And run that script using:

$ sqlite3 mcts.db < mcts_creator_script

Reading GTFS data from SQLite

Now, like in the previous GTFS post, let's find the next buses at the intersection of Howell and Oklahoma. There are four stops at that location: 658, 709, 5068, and 5152.

First, let's find the appropriate service codes for today's date:

# Query: The list of all service_ids for one date.
sqlite> SELECT service_id FROM calendar_dates WHERE date == 20140310;
[...long list...]

Scripting reads

These queries can also be scripted. Here's an example script that looks up the four stops we care about for a two-hour window:

-- Usage:  $ sqlite3 GTFS/mcts.db < GTFS/
-- Usage:  sqlite> .read GTFS/ 

-- List of the valid service_id codes for the current date
CREATE VIEW valid_service_ids AS
   SELECT service_id 
   FROM calendar_dates 
   WHERE date == strftime('%Y%m%d', 'now', 'localtime')

SELECT stop_times.arrival_time, trips.route_id, trips.trip_headsign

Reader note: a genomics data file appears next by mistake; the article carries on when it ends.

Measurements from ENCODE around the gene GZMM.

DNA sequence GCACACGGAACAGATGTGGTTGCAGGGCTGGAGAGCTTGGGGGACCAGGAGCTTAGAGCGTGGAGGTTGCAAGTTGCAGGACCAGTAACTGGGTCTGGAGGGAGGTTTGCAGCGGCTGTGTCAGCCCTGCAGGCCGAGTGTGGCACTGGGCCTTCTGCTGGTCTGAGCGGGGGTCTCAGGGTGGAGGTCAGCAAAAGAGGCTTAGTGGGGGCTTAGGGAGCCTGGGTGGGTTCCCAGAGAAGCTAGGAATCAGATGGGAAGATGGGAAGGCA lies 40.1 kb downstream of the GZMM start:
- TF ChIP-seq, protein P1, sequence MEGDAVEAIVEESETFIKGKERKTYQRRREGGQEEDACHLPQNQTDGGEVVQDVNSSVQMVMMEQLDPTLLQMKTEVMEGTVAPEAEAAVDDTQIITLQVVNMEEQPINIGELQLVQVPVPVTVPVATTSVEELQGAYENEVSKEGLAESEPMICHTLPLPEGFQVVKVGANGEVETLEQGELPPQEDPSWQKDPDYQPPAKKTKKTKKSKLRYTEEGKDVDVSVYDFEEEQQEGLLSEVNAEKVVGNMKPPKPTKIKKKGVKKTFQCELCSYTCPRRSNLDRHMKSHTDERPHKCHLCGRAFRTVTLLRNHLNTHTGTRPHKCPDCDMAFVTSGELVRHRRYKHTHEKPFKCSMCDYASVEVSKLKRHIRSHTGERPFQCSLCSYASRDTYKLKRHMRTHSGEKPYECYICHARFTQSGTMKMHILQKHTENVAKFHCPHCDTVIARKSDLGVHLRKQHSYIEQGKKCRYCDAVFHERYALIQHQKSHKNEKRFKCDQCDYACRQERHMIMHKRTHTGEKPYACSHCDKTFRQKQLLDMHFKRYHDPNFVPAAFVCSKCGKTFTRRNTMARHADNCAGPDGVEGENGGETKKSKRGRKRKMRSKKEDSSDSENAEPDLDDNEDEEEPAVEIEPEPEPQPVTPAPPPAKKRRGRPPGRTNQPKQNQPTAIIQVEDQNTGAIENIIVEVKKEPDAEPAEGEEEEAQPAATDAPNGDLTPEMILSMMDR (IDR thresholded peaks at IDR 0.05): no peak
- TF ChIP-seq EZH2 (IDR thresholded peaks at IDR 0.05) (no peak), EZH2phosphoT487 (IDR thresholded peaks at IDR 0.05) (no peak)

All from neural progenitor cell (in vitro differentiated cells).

FROM trips, stop_times

   -- Match the trip_id field between the two tables
   WHERE stop_times.trip_id == trips.trip_id

   -- Limit selection to the stops we care about 
   AND stop_times.stop_id IN (658,709,5068,5152)

   -- Limit selection to service_ids for the correct day
   AND trips.service_id IN valid_service_ids

   -- Limit selection to the next hour from now
   AND stop_times.arrival_time > strftime(
                                 '%H:%M:%S', 'now', 'localtime', '-5 minutes')
   AND stop_times.arrival_time < strftime(
                                 '%H:%M:%S', 'now', 'localtime', '+1 hour')
   ORDER BY stop_times.arrival_time

-- Clean Up
DROP VIEW valid_service_ids;

And there are two ways to run the script:

sqlite&gt> .read lookup_script         # Within sqlite
$ sqlite3 mcts.db < lookup_script      # Shell script


I found that importing GTFS files into SQLite requires a lot of memory and CPU...but is faster than Python, and the scripts are smaller and easier to maintain. SQLite is a good, fast processor or pre-processor.

File sizes:

  • mcts.gtfs: 5.6M
  • mcts.db: 79M
  • mtcs.gtfs unzipped files: 86M
I think that preprocessing or shrinking those files will be important for low-power or low-bandwidth applications.

Query times:

Here are the query times for buses within a two-hour window at Howell and Oklahoma:
  • Original Python: 13 sec
  • SQLite: 2.5 sec
  • Rewritten Python w/Preprocessor: 0.2 sec

Code size:

To do those queries,
The original Python 3 script: 206 lines.
SQLite script to import the GTFS file: 33 lines.
SQLite script to lookup the stops: 32 lines.